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  1. Of Course! Thank you so much Peter. I tried every M except Montgomeryshire and the dragon facing the other way threw me as well. Lovely Sabretache by the way!
  2. Hello Gents, I am having a clear out and listing lot's of items at the usual place online. I have two sets of buttons that I can't identify and wonder if anyone can help. One is a Naval set which is similar to the Kriegsmarine buttons but have a wreath around the lower part. The design is similar to a Royal Navy Flag Officers Badge but without the Crown. The second set is Army and I should know what it is but my memory is failing me. Thank you Gents.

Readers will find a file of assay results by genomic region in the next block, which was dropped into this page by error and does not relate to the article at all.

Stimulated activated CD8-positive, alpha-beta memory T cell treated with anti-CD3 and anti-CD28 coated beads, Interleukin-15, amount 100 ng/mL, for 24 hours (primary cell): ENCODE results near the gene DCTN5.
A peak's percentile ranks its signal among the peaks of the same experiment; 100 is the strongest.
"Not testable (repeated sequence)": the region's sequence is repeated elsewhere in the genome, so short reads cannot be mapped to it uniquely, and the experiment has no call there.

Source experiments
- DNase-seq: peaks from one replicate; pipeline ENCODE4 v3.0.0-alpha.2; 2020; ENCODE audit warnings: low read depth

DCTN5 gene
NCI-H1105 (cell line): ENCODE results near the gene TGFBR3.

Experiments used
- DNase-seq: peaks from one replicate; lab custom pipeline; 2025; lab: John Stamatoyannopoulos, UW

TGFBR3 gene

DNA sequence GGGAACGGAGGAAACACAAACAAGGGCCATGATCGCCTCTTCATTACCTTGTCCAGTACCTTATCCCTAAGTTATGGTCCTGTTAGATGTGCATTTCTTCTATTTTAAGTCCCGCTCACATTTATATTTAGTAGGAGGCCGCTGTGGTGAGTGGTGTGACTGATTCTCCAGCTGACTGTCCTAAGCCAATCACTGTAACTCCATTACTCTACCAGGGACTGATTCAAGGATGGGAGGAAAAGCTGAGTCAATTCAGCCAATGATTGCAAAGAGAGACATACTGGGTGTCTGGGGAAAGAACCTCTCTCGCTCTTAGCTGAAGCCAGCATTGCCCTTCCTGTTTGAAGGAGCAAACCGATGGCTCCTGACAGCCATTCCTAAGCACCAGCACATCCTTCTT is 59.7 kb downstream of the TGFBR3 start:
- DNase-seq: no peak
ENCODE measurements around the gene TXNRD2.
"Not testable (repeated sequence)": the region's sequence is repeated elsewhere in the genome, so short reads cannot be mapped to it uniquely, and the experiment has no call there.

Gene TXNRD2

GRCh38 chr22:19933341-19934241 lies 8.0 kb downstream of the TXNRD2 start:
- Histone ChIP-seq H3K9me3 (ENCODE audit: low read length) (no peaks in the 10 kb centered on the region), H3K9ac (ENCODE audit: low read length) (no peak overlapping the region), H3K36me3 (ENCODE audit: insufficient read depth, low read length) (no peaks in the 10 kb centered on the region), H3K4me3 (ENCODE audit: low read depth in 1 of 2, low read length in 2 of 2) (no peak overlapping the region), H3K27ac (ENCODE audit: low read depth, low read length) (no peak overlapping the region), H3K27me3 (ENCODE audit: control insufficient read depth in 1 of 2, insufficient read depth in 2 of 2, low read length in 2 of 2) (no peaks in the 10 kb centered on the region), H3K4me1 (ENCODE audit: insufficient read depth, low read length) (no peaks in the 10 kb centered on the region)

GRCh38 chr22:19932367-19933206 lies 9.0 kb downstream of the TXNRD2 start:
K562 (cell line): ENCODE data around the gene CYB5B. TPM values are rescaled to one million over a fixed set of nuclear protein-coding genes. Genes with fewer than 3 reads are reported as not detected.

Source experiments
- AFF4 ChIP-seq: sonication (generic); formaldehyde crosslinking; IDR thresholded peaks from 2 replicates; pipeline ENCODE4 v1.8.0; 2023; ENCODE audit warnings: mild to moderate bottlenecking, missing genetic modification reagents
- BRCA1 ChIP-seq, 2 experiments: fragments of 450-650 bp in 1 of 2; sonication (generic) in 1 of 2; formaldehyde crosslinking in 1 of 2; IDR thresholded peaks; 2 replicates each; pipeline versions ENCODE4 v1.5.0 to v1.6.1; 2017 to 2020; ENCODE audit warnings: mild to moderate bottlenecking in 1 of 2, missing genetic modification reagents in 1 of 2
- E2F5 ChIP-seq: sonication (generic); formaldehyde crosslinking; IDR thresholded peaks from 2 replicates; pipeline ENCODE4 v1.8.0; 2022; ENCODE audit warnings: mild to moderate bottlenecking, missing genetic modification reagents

3. I thought it might be of interest to others to give a bit more information about the processes employed in this restoration project. I will add at this point that I am experienced in antique restoration, mainly furniture, and have a strong archaeological interest in preservation so my approach is always on the cautious side. The images at the beginning of this thread show the Cuirasse in it's "as found" state and the previous post shows the comparison between the almost complete breast plate and the original back plate. The experience learned from the breast plate has greatly assisted and speeded up the process for the back plate. Firstly I used a wire wheel in an electric drill to remove the worst of the loose rust. Then I used 60 and 80 grit flap wheels, in the drill, to attack the harder rust. The use of a flexible shaft is a great help in controlling the work process. The result of that work is shown in this image, though the light gives it a shinier appearance that the rust brown finish that is actually there. The next process is back to hand work with 120 grit emery paper and lots of rubbing, then 180 grit emery paper. ( I would have used 240 but didn't have any to hand.) The more work you put in at this stage will help in the next stages. Then I focused my attention on the tricky, awkward bits around the edges, neck and arm holes. These are very difficult and there are no short cuts here other than a lot of use of the Dremel, which is a Godsent!. I used small 60 grit flap wheels, tiny wire wheels and nylon bristled wheels with grit coated bristles.; then lots of painful finger work to get in the difficult bits. That was a long day's work!, the result is shown in the next image.